A couple of months ago, I noticed that my late-2008 MacBook was getting sluggish. I started pricing out some newer, higher-end computers, but didn’t like my options. On the Mac side, anything with the level of components I wanted was insanely expensive. And although I wasn’t necessarily opposed to switching back to a Windows PC — especially if I built my own — I knew that most of my software was now tied up OS X, which meant that I would have to spend several hundred dollars to buy the Windows versions of many of the programs I owned if I wanted to be able to do any work. This basically left me with one other option: build a Hackintosh.
I won’t go into the pros and cons about building a Hackintosh, or why I decided it was the best option for me. All I’m going to say is that I’m glad I did it. Not only did I end up with an incredible machine, but I also learned a lot in the process. This blog post is my own personal take on a DIY Hackintosh guide. I’m putting it out there not because I think I’m an expert, but rather because I’m a novice who somehow managed to pull it off, and I wanted to let others know what to expect when doing their first build.
First, let me say that I would rate my knowledge of computers as fair to middling. Before I embarked on this journey, I had a basic understanding of what the various components of a computer did, but not much more than that. Naturally, when I first started looking into building a Hackintosh, I doubted whether I could handle it. Even looking at a “simple” DIY Hackintosh guide like this excellent one from Lifehacker, I found myself grappling with a lot of scary new terms: “BIOS,” “kext,” “DSDT,” “boot flag,” “kernel panic,” etc. I also read a lot of opinions from people on various forums who said that installing OS X on a homebuilt PC was difficult and a waste of time compared to building a Windows-based system, which is a much more straightforward process.
I’m here to tell you that building a Hackintosh is actually not that difficult. All it takes is some research, a little persistence and an ability to follow directions carefully. Here’s a summary of my experience; I present it in the hope that others might find it useful.
Choose Your Components
Choosing components is a critical part of this process, because not everything works out of the box with OS X. The easiest thing to do, if you can afford to buy all-new components, is to use the tonymacx86 Buyer’s Guide to select components that are OS X-compatible. I basically just went right down the list of suggested components for a “CustoMac Pro” and picked out what I wanted.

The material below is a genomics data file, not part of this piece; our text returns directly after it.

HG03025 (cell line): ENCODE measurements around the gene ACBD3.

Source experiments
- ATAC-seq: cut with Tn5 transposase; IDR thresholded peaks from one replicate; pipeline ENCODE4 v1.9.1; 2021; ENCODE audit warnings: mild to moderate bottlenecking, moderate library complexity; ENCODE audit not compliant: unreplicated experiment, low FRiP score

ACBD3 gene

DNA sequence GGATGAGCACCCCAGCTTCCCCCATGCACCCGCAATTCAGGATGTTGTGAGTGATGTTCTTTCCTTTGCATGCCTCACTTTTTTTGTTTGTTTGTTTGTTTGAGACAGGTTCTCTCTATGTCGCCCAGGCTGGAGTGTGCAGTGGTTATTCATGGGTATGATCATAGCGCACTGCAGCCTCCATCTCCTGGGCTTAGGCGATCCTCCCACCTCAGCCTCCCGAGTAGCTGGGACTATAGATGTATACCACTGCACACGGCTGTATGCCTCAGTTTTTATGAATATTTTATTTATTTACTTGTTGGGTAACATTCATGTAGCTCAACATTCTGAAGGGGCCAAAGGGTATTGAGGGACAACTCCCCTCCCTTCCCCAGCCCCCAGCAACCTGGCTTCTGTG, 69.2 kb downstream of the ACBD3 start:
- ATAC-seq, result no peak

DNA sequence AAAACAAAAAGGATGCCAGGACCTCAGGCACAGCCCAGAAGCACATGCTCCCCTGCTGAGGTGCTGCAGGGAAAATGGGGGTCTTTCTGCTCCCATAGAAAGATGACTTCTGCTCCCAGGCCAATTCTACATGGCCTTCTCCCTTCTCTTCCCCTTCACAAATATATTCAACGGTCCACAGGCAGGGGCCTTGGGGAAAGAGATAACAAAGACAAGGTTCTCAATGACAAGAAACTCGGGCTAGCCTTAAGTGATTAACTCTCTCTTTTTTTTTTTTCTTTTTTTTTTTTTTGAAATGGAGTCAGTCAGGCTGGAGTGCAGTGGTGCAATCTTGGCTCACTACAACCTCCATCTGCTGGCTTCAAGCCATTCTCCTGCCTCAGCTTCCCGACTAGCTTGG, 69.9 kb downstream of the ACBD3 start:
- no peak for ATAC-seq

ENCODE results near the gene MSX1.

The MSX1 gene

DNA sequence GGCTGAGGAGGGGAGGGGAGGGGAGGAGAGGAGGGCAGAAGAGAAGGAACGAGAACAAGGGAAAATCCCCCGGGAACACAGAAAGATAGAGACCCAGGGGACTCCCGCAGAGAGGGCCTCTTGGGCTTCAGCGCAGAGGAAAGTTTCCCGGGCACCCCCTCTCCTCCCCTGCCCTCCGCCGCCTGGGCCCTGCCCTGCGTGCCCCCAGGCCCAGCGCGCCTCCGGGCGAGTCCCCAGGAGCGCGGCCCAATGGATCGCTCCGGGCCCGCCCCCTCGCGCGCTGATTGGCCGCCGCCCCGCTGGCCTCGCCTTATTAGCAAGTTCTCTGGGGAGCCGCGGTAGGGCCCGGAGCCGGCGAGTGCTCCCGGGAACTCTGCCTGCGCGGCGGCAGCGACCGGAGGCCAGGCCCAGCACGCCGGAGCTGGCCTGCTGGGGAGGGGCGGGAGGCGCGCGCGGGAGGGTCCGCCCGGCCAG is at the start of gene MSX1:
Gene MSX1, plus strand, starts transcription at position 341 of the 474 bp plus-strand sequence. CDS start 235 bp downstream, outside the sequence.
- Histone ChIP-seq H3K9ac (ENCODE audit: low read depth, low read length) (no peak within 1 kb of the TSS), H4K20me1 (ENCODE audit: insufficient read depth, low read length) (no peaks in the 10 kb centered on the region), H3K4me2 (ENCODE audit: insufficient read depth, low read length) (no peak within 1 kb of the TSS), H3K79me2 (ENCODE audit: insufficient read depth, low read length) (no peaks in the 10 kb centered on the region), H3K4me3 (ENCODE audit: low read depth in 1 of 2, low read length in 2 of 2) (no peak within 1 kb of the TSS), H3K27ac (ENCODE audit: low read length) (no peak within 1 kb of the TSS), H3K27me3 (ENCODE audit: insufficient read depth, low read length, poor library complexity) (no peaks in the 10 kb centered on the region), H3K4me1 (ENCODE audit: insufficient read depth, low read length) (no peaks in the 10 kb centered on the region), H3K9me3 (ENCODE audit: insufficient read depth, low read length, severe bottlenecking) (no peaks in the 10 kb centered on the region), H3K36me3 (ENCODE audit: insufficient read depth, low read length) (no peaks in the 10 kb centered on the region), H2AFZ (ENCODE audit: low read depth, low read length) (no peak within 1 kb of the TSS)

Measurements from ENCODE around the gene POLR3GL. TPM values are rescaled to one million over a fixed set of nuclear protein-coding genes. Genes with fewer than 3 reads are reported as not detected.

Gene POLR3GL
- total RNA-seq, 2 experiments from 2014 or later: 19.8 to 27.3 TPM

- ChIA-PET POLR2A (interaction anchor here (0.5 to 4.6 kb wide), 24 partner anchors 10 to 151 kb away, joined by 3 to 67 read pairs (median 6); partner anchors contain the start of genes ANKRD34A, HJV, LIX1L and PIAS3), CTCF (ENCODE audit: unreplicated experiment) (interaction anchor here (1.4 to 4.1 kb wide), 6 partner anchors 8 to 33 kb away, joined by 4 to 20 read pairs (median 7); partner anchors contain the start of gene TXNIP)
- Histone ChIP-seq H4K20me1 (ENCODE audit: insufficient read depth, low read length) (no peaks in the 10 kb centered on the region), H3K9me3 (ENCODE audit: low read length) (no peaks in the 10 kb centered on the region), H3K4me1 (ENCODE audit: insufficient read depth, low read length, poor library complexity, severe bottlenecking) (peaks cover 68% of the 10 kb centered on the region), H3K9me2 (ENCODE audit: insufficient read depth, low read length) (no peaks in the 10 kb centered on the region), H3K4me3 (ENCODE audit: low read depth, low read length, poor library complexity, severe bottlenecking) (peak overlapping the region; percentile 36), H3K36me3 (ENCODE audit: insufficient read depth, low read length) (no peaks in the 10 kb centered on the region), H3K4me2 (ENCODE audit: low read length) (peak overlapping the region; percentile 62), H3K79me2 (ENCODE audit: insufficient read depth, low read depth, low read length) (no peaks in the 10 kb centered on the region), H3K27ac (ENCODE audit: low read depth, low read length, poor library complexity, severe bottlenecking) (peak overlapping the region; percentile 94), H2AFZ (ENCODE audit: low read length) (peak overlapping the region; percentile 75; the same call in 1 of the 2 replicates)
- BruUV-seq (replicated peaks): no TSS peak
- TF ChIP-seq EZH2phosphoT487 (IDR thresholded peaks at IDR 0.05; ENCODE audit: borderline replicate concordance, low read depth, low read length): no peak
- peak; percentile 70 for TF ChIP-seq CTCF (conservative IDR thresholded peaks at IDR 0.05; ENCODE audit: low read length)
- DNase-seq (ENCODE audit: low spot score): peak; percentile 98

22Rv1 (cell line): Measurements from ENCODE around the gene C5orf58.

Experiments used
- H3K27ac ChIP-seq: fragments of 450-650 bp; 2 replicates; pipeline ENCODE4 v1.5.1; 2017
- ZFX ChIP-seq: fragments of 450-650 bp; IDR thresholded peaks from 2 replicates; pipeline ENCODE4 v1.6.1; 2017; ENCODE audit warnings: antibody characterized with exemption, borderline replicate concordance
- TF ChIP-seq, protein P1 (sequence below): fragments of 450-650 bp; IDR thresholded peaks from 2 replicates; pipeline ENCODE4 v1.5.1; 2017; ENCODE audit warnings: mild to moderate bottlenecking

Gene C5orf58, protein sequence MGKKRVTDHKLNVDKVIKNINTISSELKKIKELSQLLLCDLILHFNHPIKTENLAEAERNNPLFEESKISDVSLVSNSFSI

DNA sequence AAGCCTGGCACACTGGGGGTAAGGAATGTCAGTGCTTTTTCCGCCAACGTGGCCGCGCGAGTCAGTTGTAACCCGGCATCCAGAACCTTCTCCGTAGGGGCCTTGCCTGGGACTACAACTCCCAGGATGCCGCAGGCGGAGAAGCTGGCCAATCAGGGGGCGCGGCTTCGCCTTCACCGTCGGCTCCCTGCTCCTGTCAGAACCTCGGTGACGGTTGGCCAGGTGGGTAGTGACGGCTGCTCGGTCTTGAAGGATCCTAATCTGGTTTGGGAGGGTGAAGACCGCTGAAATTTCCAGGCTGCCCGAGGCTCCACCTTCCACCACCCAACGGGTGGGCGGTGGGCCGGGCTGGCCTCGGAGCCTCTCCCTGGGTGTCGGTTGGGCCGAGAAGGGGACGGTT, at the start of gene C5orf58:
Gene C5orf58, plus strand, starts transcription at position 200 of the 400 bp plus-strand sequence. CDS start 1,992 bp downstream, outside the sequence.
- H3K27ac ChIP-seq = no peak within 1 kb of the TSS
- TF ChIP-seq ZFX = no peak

Of course, if you’re an actual hacker, you’re range of options is much bigger. A relative on my wife’s side built a Hackintosh out of a $186 Acer Aspire One notebook. I imagine something like that takes actual skill, which I don’t have and can’t really discuss here.
Anyway, here is the full list of components I chose:
- CPU: Intel Core i7-3770 3.4GHz Quad-Core Processor
- Motherboard: Gigabyte GA-Z77X-UD5H ATX LGA1155 Motherboard
- Memory: Corsair Vengeance LP 16GB (2 x 8GB) DDR3-1600 Memory
- Storage: Sandisk Extreme 120GB 2.5″ Solid State Disk
- Storage: Seagate Barracuda 1TB 3.5″ 7200RPM Internal Hard Drive (x 2)
- Video Card: EVGA GeForce GTX 660 Ti 2GB Video Card
- Wireless Network Adapter: TP-Link TL-WDN4800 802.11a/b/g/n PCI-Express x1 Wi-Fi Adapter
- Case: Corsair 500R Black ATX Mid Tower Case
- Power Supply: Corsair Enthusiast 750W 80 PLUS Bronze Certified ATX12V / EPS12V Power Supply
- Optical Drive: Sony AD-7280S-0B DVD/CD Writer
Here’s the PCPartPicker part list, for those who are interested. PCPartPicker, by the way, is a website you’ll probably want to bookmark if you’re thinking of building your own system. It lets you price out the components and make sure they’re compatible.
(FYI, I went on Apple’s online store and priced out a Mac Pro with similar components; the total added up to well over $3,000. So basically, I got the same computer for less than half that price. If that’s not a reason to build a Hackintosh, then I don’t know what is.
Assemble the Hardware
Before you install OS X on your new computer, first you need to actually build it. (Check out my Flickr set of my build.) For me, this was the easiest and most fun part of the whole process. I’m not going to go into any detail, however, because others do it much better than I could. There are a lot of great guides out there on how to build a computer, but these are the ones that really helped me:
- Newegg TV: How To Build a Computer – Part 2 – The Build
This YouTube tutorial shows the entire process from start to finish. Honestly, this might be the only guide you need.
- Marques Brownlee: Hackintosh Pro Project 2013!
Before you dig into Newegg’s comprehensive tutorial, you might want to check out this shorter overview. I found this guy pretty entertaining.